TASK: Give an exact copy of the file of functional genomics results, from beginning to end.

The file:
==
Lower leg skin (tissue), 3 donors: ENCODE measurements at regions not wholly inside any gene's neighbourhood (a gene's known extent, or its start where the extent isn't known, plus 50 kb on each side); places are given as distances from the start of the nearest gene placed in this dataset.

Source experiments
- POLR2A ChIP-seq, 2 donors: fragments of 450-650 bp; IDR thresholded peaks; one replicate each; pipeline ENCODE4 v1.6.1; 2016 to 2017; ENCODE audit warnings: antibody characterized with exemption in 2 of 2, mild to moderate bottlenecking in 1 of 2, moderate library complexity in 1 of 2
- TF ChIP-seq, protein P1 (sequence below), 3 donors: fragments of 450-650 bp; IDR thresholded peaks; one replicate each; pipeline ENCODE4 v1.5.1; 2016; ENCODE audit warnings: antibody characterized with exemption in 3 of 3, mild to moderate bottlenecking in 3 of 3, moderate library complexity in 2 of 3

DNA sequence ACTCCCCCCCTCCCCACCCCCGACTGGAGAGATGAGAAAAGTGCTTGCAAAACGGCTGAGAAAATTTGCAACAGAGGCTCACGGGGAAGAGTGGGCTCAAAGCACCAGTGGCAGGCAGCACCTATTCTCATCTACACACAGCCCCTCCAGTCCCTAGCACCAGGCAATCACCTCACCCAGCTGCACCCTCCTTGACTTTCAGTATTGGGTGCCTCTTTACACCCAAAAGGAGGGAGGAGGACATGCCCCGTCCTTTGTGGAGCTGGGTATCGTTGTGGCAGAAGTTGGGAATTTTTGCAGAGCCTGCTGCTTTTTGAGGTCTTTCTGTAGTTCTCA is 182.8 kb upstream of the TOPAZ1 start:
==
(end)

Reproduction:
Lower leg skin (tissue), 3 donors: ENCODE measurements at regions not wholly inside any gene's neighbourhood (a gene's known extent, or its start where the extent isn't known, plus 50 kb on each side); places are given as distances from the start of the nearest gene placed in this dataset.

Source experiments
- POLR2A ChIP-seq, 2 donors: fragments of 450-650 bp; IDR thresholded peaks; one replicate each; pipeline ENCODE4 v1.6.1; 2016 to 2017; ENCODE audit warnings: antibody characterized with exemption in 2 of 2, mild to moderate bottlenecking in 1 of 2, moderate library complexity in 1 of 2
- TF ChIP-seq, protein P1 (sequence below), 3 donors: fragments of 450-650 bp; IDR thresholded peaks; one replicate each; pipeline ENCODE4 v1.5.1; 2016; ENCODE audit warnings: antibody characterized with exemption in 3 of 3, mild to moderate bottlenecking in 3 of 3, moderate library complexity in 2 of 3

DNA sequence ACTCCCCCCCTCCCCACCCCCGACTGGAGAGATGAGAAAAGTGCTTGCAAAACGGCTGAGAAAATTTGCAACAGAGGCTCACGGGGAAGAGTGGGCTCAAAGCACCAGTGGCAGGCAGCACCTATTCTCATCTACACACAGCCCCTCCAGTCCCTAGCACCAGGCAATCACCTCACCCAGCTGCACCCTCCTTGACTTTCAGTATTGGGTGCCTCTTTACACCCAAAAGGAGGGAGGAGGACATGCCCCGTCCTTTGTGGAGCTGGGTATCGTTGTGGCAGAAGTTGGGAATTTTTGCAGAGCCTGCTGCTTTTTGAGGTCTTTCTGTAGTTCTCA is 182.8 kb upstream of the TOPAZ1 start: